Jane G Meyer has been a favorite of mine for a very long time. Her books have been, too.
Her latest children’s book, The Hidden Garden: A Story of the Heart, is an absolutely beautiful book about a man whose heart has dried up like a desert as a result of his neglect, and how he finally allows Christ to enter and help him turn it into the beautiful garden that it should have been all along. It reminds me of the sort of book you could give as a Sunday School graduation gift or to someone newly baptized. Sort of like some people give, Oh! The Places You Will Go, to kids when they graduate high school. It just has a message that surpasses age.
All of my favorite little critters and I have been spending quite a bit of time on the front porch lately. The weather has been perfect and we’ve been busy planting and watering our garden-to-be. This book arrived on one of those lovely afternoons, so we sat on the swing and read The Hidden Garden.
The boys loved it! Our favorite part is at the end of the book where Jane gives tips on How To Tend Your Garden. We just finished planting seeds for our garden this year, so it was perfect timing. I was able to compare the lessons in the story to what my children were seeing develop with our garden. The boys learned lessons in loving God and your neighbor, and just like our seedlings, we really need little to survive and those are the things we should ask God for daily.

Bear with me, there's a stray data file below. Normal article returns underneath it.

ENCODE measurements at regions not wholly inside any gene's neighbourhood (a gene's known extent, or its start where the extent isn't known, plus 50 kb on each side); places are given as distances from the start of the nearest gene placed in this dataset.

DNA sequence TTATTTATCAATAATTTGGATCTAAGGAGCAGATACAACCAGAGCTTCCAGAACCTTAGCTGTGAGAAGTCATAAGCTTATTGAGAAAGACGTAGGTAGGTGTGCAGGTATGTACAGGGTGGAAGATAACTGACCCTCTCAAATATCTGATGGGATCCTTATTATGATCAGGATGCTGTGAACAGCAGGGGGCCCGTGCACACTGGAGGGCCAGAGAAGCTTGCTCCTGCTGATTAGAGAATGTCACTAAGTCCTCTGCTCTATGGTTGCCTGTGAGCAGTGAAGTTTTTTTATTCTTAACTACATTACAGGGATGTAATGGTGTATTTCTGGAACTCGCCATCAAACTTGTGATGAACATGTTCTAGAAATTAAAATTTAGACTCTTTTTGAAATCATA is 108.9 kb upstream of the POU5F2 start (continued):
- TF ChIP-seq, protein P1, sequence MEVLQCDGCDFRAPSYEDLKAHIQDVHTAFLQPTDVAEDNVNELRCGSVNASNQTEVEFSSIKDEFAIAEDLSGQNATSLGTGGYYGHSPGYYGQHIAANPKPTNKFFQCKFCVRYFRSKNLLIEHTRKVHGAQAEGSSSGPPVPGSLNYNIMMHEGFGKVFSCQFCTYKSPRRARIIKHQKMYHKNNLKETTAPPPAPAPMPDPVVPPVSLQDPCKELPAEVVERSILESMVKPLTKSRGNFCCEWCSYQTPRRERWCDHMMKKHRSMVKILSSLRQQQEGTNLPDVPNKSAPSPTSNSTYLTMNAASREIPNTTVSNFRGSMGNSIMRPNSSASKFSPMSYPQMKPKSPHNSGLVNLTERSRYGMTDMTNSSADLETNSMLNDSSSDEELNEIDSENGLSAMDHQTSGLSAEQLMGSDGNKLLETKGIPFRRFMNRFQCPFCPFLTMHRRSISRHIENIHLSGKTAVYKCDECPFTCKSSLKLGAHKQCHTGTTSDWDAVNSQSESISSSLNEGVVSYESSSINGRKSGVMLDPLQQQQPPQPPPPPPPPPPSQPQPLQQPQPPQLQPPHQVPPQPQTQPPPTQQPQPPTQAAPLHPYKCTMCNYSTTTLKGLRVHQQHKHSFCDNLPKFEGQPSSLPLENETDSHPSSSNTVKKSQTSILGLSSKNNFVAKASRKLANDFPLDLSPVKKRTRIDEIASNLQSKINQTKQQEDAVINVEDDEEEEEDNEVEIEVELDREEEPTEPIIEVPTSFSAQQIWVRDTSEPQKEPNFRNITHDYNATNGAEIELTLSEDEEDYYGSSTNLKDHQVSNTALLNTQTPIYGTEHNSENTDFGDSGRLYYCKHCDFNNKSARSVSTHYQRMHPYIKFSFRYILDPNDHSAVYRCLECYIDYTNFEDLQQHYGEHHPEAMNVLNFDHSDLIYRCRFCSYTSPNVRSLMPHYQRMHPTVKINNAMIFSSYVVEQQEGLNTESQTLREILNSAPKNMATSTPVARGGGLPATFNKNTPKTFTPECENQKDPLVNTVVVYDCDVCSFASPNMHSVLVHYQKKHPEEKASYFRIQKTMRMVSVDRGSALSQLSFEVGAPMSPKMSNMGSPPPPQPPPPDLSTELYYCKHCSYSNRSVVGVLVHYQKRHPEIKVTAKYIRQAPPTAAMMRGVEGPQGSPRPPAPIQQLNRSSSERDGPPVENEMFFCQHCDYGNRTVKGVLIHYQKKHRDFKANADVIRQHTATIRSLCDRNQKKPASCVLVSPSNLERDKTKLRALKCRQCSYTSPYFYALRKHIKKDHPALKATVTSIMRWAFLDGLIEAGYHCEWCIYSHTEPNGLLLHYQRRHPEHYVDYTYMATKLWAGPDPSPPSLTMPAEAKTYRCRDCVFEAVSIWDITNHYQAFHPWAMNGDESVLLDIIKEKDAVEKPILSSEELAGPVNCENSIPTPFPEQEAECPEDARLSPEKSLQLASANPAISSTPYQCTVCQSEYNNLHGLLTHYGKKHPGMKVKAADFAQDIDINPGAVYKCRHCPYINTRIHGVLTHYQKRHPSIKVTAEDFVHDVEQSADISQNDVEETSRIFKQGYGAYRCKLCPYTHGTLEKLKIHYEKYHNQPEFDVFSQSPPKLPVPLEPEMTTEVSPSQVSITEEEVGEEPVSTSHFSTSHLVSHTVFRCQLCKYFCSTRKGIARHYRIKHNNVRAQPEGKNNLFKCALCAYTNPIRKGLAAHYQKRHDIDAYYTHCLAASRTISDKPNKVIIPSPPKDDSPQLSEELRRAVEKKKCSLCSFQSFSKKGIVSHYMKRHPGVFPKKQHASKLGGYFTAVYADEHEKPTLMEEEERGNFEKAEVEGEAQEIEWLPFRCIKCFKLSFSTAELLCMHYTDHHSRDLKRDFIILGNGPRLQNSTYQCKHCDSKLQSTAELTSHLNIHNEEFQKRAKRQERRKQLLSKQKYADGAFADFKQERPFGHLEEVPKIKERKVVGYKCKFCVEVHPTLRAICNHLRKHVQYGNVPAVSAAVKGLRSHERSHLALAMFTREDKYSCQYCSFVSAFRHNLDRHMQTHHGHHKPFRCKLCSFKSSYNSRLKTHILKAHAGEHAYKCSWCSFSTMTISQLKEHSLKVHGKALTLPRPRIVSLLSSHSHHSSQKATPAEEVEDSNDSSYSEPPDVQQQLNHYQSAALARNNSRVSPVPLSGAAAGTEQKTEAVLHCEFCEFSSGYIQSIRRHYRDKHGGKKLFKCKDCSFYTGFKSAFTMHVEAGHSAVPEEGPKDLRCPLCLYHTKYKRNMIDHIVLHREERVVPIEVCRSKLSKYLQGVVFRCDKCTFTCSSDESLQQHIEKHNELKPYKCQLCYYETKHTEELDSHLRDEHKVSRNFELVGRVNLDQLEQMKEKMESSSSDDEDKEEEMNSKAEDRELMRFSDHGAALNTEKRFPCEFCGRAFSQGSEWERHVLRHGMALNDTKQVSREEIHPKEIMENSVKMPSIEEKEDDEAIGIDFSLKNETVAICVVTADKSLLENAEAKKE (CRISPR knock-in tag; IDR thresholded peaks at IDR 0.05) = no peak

The illustrations were done by Masha Lobastov, who also did the illustration in one of our other favorite books, And Then Nicholas Sang. They are so perfect for this book, each page has such a whimsical feel to it and it just sort of makes you dreamy. The only thing that struck me as sort of off, and I didn’t mention this to the boys, but Lucky pointed it out on his own. The illustrations of Christ, in particular, make him look more like a regular guy than the Christ we are used to seeing in icons or more iconographic illustrations (which I prefer when depicting saints, etc). Which, I’m sure was the point in this story but Lucky kept asking who the man knocking at the garden’s gate was and when I told him it was Jesus, he kept saying, “No, that’s not what he looks like!” Other than that, it is impeccably illustrated.
This book would be a wonderful gift for Lent! Jane’s tips on preparing your heart to welcome Christ is so appropriate for this time of year, this season of renewal and life and new beginnings. Once again, a job well done by Jane G. Meyer.